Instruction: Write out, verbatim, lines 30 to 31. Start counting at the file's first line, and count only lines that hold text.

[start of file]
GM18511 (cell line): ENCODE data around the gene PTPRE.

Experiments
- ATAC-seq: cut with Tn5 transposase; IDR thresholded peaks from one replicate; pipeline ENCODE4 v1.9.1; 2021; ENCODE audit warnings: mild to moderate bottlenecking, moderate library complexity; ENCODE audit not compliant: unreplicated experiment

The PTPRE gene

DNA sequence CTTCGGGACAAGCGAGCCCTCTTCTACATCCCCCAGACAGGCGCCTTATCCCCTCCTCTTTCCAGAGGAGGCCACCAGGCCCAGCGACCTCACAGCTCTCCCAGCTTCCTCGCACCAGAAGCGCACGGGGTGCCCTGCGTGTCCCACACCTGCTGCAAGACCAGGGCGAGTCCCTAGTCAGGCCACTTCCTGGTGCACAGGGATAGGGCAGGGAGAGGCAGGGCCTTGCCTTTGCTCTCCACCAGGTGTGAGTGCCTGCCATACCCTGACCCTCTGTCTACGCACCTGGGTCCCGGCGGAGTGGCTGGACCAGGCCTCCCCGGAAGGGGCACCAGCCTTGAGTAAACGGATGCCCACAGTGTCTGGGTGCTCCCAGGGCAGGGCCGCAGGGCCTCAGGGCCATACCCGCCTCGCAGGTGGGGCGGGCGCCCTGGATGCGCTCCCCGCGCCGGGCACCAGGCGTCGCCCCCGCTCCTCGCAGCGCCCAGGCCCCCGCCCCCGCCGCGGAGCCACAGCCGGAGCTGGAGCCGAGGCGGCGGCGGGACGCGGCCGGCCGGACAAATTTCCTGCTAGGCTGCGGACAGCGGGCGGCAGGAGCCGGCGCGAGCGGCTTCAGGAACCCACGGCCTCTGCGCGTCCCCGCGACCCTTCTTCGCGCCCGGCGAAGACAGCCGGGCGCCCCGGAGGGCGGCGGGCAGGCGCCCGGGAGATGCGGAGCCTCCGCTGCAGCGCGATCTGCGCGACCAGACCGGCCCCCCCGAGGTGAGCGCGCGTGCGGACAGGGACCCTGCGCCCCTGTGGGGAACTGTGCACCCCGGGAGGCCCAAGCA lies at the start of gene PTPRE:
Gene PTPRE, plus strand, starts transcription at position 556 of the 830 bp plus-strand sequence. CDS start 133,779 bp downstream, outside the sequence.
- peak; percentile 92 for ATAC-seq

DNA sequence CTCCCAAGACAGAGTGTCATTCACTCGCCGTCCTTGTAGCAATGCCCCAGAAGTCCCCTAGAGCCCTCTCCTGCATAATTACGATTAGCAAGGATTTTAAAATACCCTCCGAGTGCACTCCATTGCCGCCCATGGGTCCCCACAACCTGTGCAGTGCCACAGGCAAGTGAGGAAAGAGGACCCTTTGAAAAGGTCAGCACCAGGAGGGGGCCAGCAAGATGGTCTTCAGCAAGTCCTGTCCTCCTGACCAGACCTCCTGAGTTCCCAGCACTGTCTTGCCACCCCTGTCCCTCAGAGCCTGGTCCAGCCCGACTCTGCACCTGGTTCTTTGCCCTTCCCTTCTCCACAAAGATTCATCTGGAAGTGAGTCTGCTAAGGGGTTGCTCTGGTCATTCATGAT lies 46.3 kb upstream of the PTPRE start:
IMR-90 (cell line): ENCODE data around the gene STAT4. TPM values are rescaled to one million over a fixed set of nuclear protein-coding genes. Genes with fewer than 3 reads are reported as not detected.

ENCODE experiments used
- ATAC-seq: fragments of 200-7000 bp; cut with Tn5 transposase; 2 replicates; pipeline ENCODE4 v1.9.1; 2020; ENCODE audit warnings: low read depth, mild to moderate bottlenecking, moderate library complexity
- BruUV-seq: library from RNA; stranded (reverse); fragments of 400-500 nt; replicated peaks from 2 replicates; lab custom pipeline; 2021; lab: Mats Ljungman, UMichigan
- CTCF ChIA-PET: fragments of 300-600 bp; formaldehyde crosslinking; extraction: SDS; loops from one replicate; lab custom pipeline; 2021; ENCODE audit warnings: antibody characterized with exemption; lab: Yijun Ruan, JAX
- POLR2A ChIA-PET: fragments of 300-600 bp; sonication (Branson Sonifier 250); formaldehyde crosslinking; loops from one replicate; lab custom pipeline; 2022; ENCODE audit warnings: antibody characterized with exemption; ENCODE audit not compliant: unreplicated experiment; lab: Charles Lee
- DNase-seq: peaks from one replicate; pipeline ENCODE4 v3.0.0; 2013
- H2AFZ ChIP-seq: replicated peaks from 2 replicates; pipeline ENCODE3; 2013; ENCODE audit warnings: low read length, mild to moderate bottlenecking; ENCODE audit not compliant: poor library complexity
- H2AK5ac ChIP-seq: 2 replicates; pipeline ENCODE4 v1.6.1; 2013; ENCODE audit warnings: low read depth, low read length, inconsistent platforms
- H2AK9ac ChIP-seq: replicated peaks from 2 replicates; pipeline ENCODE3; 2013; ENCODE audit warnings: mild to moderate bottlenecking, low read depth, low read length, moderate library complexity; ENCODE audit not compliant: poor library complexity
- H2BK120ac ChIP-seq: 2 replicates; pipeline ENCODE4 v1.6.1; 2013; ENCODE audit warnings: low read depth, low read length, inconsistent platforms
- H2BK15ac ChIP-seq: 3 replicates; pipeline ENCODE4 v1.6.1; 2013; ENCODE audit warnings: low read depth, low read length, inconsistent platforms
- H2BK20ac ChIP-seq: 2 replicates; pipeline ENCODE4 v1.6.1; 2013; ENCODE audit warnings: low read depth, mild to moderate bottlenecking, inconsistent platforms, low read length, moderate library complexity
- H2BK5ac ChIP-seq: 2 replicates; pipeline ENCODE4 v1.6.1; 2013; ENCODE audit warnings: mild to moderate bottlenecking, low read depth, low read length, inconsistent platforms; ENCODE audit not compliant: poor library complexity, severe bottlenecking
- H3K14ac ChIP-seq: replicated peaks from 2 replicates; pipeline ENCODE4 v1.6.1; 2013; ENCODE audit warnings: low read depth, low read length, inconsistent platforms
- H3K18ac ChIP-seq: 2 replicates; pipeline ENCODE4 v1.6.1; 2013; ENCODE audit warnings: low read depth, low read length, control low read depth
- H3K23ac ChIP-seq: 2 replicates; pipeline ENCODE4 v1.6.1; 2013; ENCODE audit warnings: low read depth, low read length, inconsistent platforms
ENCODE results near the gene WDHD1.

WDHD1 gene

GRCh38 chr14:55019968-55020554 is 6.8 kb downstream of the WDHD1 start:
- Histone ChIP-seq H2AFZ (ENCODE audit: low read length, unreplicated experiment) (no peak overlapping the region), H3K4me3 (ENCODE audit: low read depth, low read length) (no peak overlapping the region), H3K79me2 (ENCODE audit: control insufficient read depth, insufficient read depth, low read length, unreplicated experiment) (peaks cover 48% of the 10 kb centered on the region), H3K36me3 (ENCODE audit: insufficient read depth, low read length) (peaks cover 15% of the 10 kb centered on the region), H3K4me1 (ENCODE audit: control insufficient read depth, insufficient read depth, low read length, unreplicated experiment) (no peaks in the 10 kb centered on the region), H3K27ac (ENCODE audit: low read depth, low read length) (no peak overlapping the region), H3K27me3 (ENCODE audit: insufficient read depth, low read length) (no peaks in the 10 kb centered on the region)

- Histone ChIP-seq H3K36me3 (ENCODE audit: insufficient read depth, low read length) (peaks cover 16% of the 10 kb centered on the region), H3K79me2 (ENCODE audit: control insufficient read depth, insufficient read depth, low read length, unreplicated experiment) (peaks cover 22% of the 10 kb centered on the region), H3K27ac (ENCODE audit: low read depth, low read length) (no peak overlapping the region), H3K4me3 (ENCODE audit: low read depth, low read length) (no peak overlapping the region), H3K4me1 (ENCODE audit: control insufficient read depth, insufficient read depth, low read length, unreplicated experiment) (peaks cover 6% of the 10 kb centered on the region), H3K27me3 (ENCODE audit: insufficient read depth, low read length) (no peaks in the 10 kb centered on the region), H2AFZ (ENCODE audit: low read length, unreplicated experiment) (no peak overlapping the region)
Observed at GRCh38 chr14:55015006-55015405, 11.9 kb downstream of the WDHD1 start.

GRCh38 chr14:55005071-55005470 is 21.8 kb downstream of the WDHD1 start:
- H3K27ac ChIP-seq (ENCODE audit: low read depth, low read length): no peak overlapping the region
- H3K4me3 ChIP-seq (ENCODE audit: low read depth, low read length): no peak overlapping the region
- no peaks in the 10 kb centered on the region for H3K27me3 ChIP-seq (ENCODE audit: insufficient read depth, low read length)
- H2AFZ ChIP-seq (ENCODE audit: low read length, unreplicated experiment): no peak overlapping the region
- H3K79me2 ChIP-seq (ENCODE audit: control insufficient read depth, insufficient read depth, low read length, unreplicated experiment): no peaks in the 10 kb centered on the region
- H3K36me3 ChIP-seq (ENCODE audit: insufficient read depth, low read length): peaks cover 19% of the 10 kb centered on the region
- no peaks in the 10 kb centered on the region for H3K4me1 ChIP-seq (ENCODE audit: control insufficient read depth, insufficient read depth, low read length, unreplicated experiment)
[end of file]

- Histone ChIP-seq H3K36me3 (ENCODE audit: insufficient read depth, low read length) (peaks cover 16% of the 10 kb centered on the region), H3K79me2 (ENCODE audit: control insufficient read depth, insufficient read depth, low read length, unreplicated experiment) (peaks cover 22% of the 10 kb centered on the region), H3K27ac (ENCODE audit: low read depth, low read length) (no peak overlapping the region), H3K4me3 (ENCODE audit: low read depth, low read length) (no peak overlapping the region), H3K4me1 (ENCODE audit: control insufficient read depth, insufficient read depth, low read length, unreplicated experiment) (peaks cover 6% of the 10 kb centered on the region), H3K27me3 (ENCODE audit: insufficient read depth, low read length) (no peaks in the 10 kb centered on the region), H2AFZ (ENCODE audit: low read length, unreplicated experiment) (no peak overlapping the region)
Observed at GRCh38 chr14:55015006-55015405, 11.9 kb downstream of the WDHD1 start.